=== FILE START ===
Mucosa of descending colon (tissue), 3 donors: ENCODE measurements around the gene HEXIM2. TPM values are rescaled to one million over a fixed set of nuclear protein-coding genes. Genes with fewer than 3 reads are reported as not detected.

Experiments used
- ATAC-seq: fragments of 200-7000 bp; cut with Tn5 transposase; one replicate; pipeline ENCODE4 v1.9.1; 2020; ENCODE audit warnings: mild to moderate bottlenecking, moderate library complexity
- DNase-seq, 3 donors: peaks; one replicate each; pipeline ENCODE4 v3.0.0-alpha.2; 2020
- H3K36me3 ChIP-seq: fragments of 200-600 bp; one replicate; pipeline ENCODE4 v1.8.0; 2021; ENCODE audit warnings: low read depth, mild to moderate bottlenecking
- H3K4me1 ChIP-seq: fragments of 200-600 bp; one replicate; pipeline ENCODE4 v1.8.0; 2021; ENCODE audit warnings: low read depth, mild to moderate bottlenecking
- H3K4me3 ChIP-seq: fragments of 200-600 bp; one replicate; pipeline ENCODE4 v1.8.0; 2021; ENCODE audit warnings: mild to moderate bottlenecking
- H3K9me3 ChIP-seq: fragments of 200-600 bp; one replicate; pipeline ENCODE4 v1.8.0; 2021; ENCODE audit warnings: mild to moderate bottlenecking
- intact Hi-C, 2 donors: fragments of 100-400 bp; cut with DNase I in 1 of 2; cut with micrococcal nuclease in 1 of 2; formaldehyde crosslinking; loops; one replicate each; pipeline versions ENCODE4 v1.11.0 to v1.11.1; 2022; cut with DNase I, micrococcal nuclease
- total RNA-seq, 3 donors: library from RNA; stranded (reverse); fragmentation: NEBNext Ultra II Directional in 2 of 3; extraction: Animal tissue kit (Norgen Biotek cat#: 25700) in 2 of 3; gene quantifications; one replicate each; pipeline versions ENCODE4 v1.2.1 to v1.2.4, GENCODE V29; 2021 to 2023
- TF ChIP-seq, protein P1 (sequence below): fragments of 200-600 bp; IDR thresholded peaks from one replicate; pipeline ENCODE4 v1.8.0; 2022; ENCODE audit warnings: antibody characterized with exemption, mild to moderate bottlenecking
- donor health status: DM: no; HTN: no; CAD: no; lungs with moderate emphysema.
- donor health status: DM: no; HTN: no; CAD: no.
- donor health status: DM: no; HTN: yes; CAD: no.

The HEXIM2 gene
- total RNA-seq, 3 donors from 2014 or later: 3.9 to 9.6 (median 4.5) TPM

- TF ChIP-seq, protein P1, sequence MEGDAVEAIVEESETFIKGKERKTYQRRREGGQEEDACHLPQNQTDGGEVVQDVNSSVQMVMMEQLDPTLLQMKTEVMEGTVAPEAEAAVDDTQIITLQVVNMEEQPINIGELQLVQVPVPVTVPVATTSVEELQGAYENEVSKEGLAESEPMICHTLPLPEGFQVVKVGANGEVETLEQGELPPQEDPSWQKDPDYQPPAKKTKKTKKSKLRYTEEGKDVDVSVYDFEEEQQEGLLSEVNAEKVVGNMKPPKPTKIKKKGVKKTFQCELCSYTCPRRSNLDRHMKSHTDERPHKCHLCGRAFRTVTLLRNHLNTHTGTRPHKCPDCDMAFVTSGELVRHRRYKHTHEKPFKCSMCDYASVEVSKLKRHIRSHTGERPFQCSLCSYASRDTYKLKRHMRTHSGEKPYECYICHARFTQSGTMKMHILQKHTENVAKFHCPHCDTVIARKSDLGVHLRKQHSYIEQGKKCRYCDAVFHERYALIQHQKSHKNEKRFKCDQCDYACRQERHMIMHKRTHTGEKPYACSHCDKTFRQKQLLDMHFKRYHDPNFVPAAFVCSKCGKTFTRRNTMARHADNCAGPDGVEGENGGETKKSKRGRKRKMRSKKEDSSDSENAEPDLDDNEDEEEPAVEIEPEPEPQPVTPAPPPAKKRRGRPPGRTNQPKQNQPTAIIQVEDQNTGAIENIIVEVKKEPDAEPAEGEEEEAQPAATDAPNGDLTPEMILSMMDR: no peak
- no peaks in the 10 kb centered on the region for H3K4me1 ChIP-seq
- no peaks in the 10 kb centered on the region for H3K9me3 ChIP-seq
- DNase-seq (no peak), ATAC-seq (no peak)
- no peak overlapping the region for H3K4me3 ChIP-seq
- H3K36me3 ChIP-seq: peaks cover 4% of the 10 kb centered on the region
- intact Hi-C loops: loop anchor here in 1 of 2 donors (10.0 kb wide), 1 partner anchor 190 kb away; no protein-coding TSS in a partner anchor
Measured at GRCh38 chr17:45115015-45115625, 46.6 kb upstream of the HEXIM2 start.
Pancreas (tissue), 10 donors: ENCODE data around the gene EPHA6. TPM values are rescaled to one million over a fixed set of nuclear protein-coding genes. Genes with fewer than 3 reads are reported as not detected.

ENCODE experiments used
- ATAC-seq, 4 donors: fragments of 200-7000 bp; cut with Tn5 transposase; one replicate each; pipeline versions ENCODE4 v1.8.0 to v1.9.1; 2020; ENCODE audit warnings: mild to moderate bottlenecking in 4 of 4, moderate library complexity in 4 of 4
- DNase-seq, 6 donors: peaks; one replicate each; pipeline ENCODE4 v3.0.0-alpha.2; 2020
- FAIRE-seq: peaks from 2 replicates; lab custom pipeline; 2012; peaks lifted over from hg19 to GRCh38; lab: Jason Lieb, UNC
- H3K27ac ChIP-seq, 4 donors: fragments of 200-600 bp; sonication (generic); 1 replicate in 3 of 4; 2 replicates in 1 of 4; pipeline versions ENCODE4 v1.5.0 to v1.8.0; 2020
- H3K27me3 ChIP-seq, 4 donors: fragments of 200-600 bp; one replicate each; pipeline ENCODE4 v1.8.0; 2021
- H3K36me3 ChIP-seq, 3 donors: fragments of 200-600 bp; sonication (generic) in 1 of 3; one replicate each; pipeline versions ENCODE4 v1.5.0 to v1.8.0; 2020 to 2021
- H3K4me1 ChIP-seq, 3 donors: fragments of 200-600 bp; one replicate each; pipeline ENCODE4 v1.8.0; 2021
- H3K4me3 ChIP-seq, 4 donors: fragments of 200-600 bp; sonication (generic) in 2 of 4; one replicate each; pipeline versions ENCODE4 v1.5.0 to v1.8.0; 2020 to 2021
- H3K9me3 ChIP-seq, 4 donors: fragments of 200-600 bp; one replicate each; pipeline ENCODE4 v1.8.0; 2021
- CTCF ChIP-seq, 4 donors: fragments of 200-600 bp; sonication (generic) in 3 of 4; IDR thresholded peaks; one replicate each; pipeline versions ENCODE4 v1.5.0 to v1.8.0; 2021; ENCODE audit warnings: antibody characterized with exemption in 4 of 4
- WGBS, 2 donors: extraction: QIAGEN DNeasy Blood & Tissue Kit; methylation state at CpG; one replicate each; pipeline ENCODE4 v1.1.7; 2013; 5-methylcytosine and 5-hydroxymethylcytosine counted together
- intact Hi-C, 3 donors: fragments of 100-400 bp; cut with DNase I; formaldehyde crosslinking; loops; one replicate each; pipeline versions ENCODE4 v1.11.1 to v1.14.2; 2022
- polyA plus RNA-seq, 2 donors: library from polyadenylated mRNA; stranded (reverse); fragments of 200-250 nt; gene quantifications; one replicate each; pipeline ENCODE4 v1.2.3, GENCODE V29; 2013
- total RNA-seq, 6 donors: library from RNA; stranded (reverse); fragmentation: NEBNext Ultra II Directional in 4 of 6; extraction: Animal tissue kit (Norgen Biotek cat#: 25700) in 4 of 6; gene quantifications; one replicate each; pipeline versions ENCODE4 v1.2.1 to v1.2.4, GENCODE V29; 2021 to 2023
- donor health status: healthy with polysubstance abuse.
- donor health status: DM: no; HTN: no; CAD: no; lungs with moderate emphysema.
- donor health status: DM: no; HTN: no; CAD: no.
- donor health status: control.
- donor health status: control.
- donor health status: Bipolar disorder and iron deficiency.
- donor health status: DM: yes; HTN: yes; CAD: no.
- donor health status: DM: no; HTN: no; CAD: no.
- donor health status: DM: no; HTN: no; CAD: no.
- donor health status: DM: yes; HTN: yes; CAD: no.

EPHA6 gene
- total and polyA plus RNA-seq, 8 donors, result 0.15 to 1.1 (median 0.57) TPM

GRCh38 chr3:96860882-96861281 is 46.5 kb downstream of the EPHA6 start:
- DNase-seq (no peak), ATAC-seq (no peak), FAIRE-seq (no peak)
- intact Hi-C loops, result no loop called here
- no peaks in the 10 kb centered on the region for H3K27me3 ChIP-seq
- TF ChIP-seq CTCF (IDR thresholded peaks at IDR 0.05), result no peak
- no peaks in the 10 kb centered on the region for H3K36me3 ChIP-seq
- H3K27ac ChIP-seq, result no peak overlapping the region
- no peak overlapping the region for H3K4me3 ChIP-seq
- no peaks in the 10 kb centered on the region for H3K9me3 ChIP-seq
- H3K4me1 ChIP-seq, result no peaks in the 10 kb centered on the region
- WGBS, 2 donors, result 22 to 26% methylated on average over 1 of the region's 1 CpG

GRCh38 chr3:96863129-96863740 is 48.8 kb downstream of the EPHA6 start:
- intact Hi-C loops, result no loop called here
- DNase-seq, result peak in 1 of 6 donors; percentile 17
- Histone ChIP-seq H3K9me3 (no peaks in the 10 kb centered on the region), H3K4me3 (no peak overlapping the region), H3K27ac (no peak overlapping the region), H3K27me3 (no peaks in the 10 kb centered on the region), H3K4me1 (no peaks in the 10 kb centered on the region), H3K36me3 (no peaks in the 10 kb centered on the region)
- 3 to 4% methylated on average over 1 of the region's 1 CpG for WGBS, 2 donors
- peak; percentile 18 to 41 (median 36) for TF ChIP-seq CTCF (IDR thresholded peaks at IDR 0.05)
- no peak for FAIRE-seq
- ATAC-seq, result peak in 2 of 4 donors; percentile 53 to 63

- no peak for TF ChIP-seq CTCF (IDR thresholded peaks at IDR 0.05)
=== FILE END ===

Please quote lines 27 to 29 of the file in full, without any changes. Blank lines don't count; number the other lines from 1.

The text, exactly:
- ATAC-seq, 4 donors: fragments of 200-7000 bp; cut with Tn5 transposase; one replicate each; pipeline versions ENCODE4 v1.8.0 to v1.9.1; 2020; ENCODE audit warnings: mild to moderate bottlenecking in 4 of 4, moderate library complexity in 4 of 4
- DNase-seq, 6 donors: peaks; one replicate each; pipeline ENCODE4 v3.0.0-alpha.2; 2020
- FAIRE-seq: peaks from 2 replicates; lab custom pipeline; 2012; peaks lifted over from hg19 to GRCh38; lab: Jason Lieb, UNC